• Rose Smith

Living History: Long-Living Animals

Photo Source: Wikimedia Commons

Humans, all things considered, live relatively long lifespans. At about 73 year life expectancy (according to the UN as of 2019), we tend to outlive many of the animals around us, especially our pets. However, we are certainly do not have the longest life expectancy among animals. In fact, it is utterly fascinating how long some animals have been on this earth.

The reason I became interested in animal life expectancy was through learning about Hanako the scarlet koi fish. In the late 1960s, Dr. Komei Koshihara of Nagoya Women’s College inherited Hanako from his mother’s side (oldest.com). The scientists took a sample of Hanako’s scales (Fish Laboratory). Like trees, koi fish develop rings on their scales as the years pass. After looking at Hanako’s scales under a light microscope, they determined that she was 215 years old (which also implied that she had been born in 1751). After studying the rest of the pond, the researchers found that other koi in the pond also held exceedingly long lifespans, some over 100 years old. The researchers could not pinpoint any specific reason why these Koi lived for so long. They posited that perhaps it was due to the properties of Japan’s clear mountain waters and the love and care Koshihara’s family had shown them all these years. Hanako would pass away in 1977 at 225 years old, making her the longest-living freshwater fish ever recorded.

Cases like Hanako are truly exceptional. At over 225 years old, she surpassed many other animals, even her own koi fish peers. However, compared to some ocean-dwelling animals, even her lifespan seemed relatively short. For example, scientists discovered Ming, an ocean quahog clam off the coast of Iceland (Business Insider). Ocean quahog clams tend to live between 100-200 years, but Ming was estimated to be around 506 years old. Like Hanako, researchers found this out by counting the bands on its shell. Another astounding example of animal longevity is the sponge. Sponges tend to have life expectancies in the thousands of years. One study found a deep-sea sponge (species name Monorhaphis Chuni) that was estimated to be 11,000 years old (National Geographic). Scientists attribute its long life to its stationary lifestyle and the stable deep-sea environment. Deep underwater, there are not as many storms or temperature changes to knock the sponge around, so it is able to live for an very long time (National Geographic).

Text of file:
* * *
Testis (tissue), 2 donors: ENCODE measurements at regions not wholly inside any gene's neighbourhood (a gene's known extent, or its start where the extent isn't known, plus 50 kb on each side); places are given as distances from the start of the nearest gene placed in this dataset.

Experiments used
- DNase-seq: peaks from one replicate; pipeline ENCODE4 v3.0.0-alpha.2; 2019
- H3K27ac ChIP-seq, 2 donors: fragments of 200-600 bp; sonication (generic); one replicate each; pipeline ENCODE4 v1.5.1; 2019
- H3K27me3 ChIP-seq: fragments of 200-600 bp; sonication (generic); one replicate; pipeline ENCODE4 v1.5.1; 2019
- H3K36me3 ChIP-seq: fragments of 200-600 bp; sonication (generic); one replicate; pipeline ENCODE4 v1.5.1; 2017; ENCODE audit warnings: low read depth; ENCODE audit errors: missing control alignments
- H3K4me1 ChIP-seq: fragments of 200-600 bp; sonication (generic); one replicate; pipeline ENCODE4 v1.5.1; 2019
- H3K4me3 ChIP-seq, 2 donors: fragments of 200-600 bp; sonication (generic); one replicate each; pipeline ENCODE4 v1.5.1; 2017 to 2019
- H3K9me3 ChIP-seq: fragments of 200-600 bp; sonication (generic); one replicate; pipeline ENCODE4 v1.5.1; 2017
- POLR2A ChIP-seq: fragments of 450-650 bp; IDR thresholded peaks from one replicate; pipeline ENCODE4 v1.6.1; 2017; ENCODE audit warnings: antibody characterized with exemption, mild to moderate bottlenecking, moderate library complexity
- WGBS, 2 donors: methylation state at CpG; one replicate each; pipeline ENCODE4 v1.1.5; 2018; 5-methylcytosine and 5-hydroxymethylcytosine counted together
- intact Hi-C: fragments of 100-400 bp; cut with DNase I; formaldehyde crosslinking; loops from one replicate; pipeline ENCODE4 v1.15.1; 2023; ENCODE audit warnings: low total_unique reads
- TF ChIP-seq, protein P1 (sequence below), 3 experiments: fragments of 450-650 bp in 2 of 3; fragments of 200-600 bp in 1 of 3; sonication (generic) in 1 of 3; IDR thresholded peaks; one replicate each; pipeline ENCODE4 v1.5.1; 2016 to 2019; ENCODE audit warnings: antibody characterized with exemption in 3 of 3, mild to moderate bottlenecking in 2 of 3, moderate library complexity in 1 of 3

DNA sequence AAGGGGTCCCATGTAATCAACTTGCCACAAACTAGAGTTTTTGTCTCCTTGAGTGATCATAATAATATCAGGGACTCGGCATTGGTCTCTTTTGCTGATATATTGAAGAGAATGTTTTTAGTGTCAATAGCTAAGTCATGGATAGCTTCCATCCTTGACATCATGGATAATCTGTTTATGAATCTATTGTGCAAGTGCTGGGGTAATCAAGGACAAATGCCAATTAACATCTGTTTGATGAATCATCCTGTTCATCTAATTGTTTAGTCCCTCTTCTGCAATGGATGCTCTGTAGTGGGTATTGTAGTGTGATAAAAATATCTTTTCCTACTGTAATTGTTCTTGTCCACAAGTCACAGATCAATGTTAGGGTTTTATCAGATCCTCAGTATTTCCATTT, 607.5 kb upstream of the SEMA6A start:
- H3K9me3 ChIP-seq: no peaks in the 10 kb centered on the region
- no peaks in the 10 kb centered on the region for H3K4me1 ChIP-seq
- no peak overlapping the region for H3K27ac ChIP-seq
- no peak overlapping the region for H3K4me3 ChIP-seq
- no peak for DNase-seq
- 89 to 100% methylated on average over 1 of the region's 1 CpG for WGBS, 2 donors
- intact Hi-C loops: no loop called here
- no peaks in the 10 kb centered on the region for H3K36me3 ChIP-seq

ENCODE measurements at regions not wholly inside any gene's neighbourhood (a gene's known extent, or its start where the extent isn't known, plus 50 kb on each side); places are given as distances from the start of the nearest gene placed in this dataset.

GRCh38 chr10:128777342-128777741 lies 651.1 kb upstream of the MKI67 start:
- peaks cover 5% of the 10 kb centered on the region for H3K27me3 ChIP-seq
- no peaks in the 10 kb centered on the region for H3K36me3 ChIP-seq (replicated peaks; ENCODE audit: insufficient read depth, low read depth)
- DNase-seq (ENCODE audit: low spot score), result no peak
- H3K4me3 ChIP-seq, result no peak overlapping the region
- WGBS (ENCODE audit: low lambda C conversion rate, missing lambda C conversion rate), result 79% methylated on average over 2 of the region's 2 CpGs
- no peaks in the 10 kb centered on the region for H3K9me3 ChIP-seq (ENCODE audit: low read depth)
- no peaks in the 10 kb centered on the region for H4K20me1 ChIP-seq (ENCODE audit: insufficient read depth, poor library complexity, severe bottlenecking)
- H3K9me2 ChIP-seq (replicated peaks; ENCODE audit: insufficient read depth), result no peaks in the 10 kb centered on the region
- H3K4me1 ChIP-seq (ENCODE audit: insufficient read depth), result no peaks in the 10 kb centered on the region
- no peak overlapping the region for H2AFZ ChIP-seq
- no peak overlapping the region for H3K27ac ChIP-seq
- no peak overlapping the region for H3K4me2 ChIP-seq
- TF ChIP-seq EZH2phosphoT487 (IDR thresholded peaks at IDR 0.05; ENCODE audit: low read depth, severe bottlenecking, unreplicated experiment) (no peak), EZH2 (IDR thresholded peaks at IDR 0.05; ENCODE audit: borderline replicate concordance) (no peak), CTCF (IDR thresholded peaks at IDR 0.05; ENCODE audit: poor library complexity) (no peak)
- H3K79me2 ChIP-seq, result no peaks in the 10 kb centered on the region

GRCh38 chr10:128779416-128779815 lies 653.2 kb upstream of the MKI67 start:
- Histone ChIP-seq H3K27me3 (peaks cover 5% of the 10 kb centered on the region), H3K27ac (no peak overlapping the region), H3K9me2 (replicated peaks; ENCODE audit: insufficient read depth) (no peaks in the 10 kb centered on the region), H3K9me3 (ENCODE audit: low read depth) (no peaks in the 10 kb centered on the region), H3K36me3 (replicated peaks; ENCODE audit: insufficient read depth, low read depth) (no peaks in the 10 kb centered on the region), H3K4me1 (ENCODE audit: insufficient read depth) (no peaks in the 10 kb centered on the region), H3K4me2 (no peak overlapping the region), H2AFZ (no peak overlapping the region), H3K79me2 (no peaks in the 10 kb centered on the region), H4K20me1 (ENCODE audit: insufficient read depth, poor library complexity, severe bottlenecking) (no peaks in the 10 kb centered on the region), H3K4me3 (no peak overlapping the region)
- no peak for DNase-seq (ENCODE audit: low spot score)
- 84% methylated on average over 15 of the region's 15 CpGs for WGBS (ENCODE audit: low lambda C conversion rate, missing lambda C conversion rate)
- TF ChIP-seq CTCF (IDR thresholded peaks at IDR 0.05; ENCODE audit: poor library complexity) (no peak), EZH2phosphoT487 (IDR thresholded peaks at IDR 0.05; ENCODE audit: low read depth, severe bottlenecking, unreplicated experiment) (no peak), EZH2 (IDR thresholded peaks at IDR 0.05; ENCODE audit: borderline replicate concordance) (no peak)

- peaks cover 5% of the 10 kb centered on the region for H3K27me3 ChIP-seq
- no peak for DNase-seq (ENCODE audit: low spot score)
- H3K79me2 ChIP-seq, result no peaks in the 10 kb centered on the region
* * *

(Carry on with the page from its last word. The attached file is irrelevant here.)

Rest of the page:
The animal kingdom never ceases to shock and amaze. We tend to think of their achievements in terms of strength and athleticism, but it is also important to remember some animals’ surprising longevity. Wars have been thought, and whole countries have been created and ended, while animals like the sponge or the ocean quahog clam still survive and thrive. Knowing this can be very humbling. A couple years can go by slowly for us, but for some of these animals, they’re simply a drop in the bucket. If anything, it is a great opportunity to marvel at these mysteries of the natural world.